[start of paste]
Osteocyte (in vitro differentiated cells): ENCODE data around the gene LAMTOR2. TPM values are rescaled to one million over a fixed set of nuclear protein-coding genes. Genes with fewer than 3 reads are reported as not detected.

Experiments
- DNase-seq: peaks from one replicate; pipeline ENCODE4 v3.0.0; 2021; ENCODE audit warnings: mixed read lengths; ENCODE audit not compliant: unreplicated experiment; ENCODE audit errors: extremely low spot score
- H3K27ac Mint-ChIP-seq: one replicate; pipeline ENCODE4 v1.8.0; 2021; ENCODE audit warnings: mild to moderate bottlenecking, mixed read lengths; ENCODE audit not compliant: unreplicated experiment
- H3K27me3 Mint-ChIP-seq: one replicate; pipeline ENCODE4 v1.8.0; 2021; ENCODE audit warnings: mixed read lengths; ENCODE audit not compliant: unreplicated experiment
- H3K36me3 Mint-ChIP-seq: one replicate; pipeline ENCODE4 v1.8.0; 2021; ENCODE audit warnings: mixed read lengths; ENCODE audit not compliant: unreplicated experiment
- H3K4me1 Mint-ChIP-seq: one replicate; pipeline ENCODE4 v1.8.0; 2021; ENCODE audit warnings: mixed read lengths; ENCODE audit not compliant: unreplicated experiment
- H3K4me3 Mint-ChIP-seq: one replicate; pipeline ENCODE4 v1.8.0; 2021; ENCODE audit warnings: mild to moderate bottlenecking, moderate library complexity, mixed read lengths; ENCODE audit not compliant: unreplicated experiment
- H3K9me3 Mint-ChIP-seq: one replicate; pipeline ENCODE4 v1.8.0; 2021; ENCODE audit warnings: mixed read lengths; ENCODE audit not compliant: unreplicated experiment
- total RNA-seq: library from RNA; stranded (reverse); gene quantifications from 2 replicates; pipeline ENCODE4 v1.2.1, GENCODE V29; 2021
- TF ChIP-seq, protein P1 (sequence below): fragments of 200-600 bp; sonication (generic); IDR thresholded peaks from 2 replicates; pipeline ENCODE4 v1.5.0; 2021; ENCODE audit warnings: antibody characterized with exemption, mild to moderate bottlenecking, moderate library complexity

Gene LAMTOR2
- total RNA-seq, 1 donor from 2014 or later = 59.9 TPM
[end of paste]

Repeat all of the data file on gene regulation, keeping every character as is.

Osteocyte (in vitro differentiated cells): ENCODE data around the gene LAMTOR2. TPM values are rescaled to one million over a fixed set of nuclear protein-coding genes. Genes with fewer than 3 reads are reported as not detected.

Experiments
- DNase-seq: peaks from one replicate; pipeline ENCODE4 v3.0.0; 2021; ENCODE audit warnings: mixed read lengths; ENCODE audit not compliant: unreplicated experiment; ENCODE audit errors: extremely low spot score
- H3K27ac Mint-ChIP-seq: one replicate; pipeline ENCODE4 v1.8.0; 2021; ENCODE audit warnings: mild to moderate bottlenecking, mixed read lengths; ENCODE audit not compliant: unreplicated experiment
- H3K27me3 Mint-ChIP-seq: one replicate; pipeline ENCODE4 v1.8.0; 2021; ENCODE audit warnings: mixed read lengths; ENCODE audit not compliant: unreplicated experiment
- H3K36me3 Mint-ChIP-seq: one replicate; pipeline ENCODE4 v1.8.0; 2021; ENCODE audit warnings: mixed read lengths; ENCODE audit not compliant: unreplicated experiment
- H3K4me1 Mint-ChIP-seq: one replicate; pipeline ENCODE4 v1.8.0; 2021; ENCODE audit warnings: mixed read lengths; ENCODE audit not compliant: unreplicated experiment
- H3K4me3 Mint-ChIP-seq: one replicate; pipeline ENCODE4 v1.8.0; 2021; ENCODE audit warnings: mild to moderate bottlenecking, moderate library complexity, mixed read lengths; ENCODE audit not compliant: unreplicated experiment
- H3K9me3 Mint-ChIP-seq: one replicate; pipeline ENCODE4 v1.8.0; 2021; ENCODE audit warnings: mixed read lengths; ENCODE audit not compliant: unreplicated experiment
- total RNA-seq: library from RNA; stranded (reverse); gene quantifications from 2 replicates; pipeline ENCODE4 v1.2.1, GENCODE V29; 2021
- TF ChIP-seq, protein P1 (sequence below): fragments of 200-600 bp; sonication (generic); IDR thresholded peaks from 2 replicates; pipeline ENCODE4 v1.5.0; 2021; ENCODE audit warnings: antibody characterized with exemption, mild to moderate bottlenecking, moderate library complexity

Gene LAMTOR2
- total RNA-seq, 1 donor from 2014 or later = 59.9 TPM